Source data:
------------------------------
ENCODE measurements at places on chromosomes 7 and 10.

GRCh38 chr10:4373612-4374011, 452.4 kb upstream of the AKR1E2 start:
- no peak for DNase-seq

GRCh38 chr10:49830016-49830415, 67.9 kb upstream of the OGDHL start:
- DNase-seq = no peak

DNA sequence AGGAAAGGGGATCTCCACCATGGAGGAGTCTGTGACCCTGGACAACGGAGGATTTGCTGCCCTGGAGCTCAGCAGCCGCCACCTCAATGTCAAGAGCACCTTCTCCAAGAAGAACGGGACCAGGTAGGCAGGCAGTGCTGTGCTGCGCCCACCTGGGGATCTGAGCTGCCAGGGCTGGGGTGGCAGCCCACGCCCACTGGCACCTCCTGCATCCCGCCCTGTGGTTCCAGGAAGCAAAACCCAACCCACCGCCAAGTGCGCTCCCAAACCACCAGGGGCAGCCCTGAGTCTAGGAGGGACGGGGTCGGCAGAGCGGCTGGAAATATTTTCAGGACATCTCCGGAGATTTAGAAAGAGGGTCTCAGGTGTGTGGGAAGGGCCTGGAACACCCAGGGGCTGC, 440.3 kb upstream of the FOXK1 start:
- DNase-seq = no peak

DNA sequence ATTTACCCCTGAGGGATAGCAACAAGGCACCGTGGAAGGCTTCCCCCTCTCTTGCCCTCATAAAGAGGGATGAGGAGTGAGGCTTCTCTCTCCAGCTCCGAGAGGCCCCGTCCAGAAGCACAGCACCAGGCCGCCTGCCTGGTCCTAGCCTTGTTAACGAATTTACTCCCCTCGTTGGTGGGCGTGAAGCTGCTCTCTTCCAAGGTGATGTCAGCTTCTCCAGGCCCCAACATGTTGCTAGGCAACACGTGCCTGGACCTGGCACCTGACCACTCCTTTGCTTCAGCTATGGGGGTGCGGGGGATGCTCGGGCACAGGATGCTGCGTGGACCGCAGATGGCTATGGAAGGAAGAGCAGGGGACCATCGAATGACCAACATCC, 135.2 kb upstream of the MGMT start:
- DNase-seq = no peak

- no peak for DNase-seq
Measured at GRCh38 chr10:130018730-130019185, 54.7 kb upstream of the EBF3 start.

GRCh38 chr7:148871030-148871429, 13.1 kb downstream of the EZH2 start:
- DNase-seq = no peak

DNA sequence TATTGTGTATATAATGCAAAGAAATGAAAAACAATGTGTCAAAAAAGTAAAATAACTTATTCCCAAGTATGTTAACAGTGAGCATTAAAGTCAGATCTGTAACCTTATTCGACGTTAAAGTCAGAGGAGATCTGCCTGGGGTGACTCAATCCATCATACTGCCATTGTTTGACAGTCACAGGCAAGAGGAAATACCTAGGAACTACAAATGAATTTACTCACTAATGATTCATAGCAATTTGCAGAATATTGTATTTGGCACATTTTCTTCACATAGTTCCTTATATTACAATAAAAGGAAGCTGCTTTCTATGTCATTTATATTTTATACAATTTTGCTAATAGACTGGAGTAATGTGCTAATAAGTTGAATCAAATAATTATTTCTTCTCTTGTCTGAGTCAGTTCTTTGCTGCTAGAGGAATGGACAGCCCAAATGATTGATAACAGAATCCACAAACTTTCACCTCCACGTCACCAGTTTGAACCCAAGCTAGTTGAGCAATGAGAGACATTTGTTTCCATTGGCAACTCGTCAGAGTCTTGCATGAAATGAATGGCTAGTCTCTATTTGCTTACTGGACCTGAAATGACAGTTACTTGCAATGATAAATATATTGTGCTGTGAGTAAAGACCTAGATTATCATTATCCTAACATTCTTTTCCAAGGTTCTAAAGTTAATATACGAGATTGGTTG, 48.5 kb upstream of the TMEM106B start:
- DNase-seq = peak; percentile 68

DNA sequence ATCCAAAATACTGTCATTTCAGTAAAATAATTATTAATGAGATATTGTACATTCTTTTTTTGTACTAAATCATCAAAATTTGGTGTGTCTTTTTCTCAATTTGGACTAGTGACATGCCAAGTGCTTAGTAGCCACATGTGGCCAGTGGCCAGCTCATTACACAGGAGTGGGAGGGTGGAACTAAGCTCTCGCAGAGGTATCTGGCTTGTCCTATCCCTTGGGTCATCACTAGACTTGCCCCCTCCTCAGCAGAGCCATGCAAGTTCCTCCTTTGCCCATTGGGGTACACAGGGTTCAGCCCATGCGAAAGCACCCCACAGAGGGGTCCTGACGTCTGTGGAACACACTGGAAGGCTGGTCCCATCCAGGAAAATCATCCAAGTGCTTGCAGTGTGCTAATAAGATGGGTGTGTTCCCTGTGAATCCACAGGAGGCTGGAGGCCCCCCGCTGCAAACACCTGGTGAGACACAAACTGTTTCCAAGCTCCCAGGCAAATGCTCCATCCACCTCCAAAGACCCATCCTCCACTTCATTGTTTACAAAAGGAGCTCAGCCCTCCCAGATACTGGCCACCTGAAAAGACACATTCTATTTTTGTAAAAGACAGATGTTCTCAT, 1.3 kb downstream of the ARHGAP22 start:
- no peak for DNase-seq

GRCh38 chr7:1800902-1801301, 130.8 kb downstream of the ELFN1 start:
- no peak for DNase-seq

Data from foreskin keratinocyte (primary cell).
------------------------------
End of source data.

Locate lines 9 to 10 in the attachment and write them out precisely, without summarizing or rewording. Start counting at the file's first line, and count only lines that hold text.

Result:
- DNase-seq = no peak

- no peak for DNase-seq